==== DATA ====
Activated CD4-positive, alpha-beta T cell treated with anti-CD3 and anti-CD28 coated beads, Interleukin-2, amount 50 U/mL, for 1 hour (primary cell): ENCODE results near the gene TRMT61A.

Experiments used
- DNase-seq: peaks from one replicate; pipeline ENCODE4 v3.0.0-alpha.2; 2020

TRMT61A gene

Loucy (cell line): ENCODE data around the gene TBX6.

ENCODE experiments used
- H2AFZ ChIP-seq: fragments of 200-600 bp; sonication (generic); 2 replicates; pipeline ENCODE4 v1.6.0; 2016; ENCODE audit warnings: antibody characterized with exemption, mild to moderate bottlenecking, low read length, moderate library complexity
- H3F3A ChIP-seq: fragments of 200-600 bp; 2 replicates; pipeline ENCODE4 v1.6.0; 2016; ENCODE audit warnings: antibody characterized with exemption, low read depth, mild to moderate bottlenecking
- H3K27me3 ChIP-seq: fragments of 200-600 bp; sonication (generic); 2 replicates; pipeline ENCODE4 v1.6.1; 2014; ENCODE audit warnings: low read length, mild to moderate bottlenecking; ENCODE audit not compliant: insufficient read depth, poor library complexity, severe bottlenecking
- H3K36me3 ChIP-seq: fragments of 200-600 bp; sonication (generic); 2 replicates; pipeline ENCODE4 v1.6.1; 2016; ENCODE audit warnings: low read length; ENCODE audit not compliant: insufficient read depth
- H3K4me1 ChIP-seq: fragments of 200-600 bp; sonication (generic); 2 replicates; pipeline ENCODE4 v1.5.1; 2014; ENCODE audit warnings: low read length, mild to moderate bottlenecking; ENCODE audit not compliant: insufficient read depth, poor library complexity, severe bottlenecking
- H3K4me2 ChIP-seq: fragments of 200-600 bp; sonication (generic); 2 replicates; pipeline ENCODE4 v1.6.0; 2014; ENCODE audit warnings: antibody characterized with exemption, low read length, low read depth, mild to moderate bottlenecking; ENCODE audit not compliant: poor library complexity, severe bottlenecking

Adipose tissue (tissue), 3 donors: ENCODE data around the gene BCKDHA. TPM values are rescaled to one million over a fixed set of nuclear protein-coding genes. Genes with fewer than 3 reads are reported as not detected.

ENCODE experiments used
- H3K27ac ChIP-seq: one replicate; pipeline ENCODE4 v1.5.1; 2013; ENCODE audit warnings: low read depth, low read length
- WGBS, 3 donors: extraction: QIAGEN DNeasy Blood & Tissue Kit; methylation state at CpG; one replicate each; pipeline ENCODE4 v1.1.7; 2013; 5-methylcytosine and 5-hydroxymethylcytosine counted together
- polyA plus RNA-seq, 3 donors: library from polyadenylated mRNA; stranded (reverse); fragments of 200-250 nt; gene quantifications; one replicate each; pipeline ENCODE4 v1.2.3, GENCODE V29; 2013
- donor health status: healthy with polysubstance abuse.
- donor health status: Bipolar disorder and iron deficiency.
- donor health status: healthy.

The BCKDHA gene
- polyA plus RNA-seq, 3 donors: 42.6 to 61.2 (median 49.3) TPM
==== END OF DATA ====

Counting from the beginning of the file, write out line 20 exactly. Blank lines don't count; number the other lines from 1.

- donor health status: healthy.